Norway - Open science country note

Open science and the national context

Concerning open access to articles – According to “Long-term Perspectives: Knowledge provides opportunities”, White Paper on Research No. 18: 2012-13: “In principle, it is the Government’s view that all research that is wholly or partially funded through public allocations must be made openly available. Open access to scientific articles means that readers may read them without restriction on the Internet. The Government will require that all scientific articles that are wholly or partially publicly funded must either be published as open access articles or self-archived as agreed on with the publisher.”

Concerning open access to data, op cit: “The Government will adapt for better access to publicly funded research data.” Specific targets have not been announced.

Open science research and innovation actors

1)      The Norwegian Ministry of Education and Research

2)      The Research Council of Norway (RCN)

3)      Universities and university colleges

4)      Research institutes:

The Norwegian Social Science Data Centre (NSD) is one of the largest research data archives of its kind, providing data to researchers and students in Norway and abroad. The main objective is to improve the possibilities and working conditions for empirical research that is primarily dependent on access to data. To achieve this objective, NSD works to reduce the financial, technical, legal and administrative barriers between users and data resources.

UNINETT Sigma AS manages the national infrastructure for computational science in Norway, and offers services in high-performance computing and data storage. The services are used for research infrastructure projects, financed by the Research Council of Norway and collaborators.

CRIStin (Current Research Information System in Norway) is a research information system for hospitals, research institutes, and universities and university colleges. CRIStin serves as i) a provider of research information and support to research communities and institutions and to the authorities; ii) a co-ordinator at national level – for example within the open access system, and in successfully negotiating agreements on the procurement of electronic research resources; and iii) implementer of statutory instructions, so far related exclusively to institutions’ reporting of their own research.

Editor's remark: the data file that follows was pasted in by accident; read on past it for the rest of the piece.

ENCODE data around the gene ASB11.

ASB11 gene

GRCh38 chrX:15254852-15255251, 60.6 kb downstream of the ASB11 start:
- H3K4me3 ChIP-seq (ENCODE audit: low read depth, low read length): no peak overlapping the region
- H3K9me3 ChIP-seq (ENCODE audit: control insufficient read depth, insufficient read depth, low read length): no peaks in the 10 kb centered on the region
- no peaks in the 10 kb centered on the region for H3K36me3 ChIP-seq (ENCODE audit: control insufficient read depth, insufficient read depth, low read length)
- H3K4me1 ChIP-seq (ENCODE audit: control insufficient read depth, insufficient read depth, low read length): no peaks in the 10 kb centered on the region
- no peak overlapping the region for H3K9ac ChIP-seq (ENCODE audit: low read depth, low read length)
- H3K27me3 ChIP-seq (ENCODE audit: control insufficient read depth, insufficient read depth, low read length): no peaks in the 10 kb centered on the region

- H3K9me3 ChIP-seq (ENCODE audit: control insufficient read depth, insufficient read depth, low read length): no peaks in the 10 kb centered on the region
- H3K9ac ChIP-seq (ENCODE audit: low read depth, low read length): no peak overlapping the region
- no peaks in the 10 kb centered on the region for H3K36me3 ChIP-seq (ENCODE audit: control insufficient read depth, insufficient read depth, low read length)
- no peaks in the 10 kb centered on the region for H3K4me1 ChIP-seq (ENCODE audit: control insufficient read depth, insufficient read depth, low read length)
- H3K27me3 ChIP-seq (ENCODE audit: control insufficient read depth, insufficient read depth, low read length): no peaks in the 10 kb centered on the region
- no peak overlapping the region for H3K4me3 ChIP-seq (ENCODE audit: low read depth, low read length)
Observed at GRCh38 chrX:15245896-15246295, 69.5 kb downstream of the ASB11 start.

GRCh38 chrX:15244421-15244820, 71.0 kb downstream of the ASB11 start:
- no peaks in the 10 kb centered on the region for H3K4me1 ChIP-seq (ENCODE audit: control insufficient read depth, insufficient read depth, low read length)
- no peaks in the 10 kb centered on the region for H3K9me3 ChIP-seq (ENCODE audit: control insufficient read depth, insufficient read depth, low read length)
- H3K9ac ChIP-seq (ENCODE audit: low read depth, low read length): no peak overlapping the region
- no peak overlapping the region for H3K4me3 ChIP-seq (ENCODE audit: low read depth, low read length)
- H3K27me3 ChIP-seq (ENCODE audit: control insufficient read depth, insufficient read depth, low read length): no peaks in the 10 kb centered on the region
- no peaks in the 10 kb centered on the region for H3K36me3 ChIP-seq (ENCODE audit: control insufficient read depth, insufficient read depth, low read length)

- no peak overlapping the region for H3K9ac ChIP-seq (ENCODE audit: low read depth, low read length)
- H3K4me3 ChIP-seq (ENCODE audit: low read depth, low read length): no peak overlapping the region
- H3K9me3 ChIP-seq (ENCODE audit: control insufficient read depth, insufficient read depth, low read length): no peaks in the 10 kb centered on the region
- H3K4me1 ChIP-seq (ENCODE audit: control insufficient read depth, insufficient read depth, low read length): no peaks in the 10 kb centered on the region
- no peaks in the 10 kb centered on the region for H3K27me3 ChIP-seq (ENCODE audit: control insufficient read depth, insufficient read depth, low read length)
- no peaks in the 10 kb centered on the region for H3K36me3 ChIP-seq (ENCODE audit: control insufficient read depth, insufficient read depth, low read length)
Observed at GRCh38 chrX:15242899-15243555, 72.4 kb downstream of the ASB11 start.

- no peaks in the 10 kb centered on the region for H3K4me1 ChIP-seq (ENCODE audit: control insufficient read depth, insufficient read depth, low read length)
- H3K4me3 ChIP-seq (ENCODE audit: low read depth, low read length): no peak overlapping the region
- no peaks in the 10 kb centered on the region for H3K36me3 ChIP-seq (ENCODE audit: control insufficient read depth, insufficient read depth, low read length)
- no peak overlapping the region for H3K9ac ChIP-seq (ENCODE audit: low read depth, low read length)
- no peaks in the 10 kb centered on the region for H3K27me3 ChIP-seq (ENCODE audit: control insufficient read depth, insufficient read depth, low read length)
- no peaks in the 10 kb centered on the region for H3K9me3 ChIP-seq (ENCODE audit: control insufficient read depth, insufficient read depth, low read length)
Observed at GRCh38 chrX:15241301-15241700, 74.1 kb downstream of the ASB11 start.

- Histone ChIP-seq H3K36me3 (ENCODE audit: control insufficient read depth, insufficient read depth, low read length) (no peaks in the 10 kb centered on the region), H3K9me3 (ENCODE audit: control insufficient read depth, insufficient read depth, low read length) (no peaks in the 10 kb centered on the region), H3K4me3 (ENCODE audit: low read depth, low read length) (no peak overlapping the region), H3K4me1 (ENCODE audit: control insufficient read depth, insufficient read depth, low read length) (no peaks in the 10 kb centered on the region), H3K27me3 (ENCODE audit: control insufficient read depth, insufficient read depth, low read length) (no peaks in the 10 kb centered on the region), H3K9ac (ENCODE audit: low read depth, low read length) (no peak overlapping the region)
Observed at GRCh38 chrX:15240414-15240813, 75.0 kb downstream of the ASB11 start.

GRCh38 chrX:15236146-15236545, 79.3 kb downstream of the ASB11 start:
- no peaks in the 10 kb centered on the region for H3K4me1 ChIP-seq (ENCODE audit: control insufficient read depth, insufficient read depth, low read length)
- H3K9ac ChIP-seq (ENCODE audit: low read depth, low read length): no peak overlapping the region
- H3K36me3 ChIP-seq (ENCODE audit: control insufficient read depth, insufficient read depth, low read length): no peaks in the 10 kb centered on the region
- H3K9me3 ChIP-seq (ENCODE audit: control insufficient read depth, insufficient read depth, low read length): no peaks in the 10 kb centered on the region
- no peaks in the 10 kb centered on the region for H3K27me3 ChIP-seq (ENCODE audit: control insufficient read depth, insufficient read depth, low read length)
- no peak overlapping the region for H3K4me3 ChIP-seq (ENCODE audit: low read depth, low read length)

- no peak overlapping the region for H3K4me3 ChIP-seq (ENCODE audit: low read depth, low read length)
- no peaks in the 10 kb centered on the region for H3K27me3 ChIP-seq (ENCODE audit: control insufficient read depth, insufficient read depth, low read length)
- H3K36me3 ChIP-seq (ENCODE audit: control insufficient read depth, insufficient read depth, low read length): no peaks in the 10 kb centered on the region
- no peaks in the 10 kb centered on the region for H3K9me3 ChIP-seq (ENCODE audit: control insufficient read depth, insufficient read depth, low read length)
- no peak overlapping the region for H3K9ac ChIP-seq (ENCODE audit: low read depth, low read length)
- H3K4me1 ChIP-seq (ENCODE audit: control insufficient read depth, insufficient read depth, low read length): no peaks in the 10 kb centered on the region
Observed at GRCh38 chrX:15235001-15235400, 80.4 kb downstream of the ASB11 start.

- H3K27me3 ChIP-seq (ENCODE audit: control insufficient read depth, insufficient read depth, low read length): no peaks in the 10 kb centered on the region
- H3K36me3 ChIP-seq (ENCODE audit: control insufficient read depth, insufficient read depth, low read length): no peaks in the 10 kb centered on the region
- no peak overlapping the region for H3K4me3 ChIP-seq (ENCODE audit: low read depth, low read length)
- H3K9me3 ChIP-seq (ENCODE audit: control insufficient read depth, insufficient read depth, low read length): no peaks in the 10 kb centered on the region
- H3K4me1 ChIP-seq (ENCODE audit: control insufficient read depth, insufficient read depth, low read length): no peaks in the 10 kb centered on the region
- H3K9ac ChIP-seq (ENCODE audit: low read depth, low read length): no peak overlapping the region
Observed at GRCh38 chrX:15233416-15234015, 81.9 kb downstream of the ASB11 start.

BIBSYS is the national library service for the universities and university colleges. BIBSYS facilitates the publishing and dissemination of research and student work in open institutional archives.

Policy design - Open data

According to the Norwegian Freedom of Information Act, public sector data shall be available free of charge. The public sector information directive will be implemented during 2015 (research data are exempt).

Regulation relating to research data in Norway concerns, foremost, protection of rights and sensitive information. Some legislation mandates archiving of research data, but there is no mandatory “open” clause. The Agency for Public Management and eGovernment (Difi) launched an initiative for open public sector data a few years back. This initiative has a (limited) bearing on research input data, but not on data resulting from specific research activities.

For the latter, the Research Council of Norway currently established a policy for research data resulting from RCN-financed projects. The RCN is also considering mandatory data management plans (DMP) for all projects in the interests of enhancing open data. In the October 2014 call of the RCN National Infrastructure Scheme, research infrastructures that support open data were a priority.  There are no specific target groups for the call; its total budget is EUR 100 million, but no specific amount is allocated for this purpose. 

Policy design- Open/increasing access to scientific publications
  • The government White Paper on research mentioned above states very clear ambitions regarding both green and gold open access to scientific publications. There are no national mandatory green open access demands, but most institutions have implemented regulations regarding own-archiving (green OA) for all new research employees. In addition, several institutions have economic incentives promoting green OA.